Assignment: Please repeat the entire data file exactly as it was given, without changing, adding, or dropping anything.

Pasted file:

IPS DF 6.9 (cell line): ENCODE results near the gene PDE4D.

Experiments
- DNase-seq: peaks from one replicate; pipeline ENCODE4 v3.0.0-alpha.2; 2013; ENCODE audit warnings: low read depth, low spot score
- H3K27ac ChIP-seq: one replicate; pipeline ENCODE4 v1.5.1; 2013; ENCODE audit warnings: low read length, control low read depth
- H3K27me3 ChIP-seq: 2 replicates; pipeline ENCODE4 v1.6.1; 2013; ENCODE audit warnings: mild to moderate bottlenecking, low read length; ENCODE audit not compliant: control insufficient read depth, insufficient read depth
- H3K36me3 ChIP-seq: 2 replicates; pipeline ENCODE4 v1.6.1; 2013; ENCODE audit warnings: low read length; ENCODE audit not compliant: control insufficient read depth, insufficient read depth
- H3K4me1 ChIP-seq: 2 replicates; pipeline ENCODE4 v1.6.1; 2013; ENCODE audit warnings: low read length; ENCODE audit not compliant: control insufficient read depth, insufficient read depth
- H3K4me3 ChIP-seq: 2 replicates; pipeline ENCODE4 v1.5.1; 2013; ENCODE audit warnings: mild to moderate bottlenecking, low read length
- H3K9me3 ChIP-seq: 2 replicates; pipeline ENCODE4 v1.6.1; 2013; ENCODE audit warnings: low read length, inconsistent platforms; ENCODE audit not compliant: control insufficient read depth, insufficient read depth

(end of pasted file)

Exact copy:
IPS DF 6.9 (cell line): ENCODE results near the gene PDE4D.

Experiments
- DNase-seq: peaks from one replicate; pipeline ENCODE4 v3.0.0-alpha.2; 2013; ENCODE audit warnings: low read depth, low spot score
- H3K27ac ChIP-seq: one replicate; pipeline ENCODE4 v1.5.1; 2013; ENCODE audit warnings: low read length, control low read depth
- H3K27me3 ChIP-seq: 2 replicates; pipeline ENCODE4 v1.6.1; 2013; ENCODE audit warnings: mild to moderate bottlenecking, low read length; ENCODE audit not compliant: control insufficient read depth, insufficient read depth
- H3K36me3 ChIP-seq: 2 replicates; pipeline ENCODE4 v1.6.1; 2013; ENCODE audit warnings: low read length; ENCODE audit not compliant: control insufficient read depth, insufficient read depth
- H3K4me1 ChIP-seq: 2 replicates; pipeline ENCODE4 v1.6.1; 2013; ENCODE audit warnings: low read length; ENCODE audit not compliant: control insufficient read depth, insufficient read depth
- H3K4me3 ChIP-seq: 2 replicates; pipeline ENCODE4 v1.5.1; 2013; ENCODE audit warnings: mild to moderate bottlenecking, low read length
- H3K9me3 ChIP-seq: 2 replicates; pipeline ENCODE4 v1.6.1; 2013; ENCODE audit warnings: low read length, inconsistent platforms; ENCODE audit not compliant: control insufficient read depth, insufficient read depth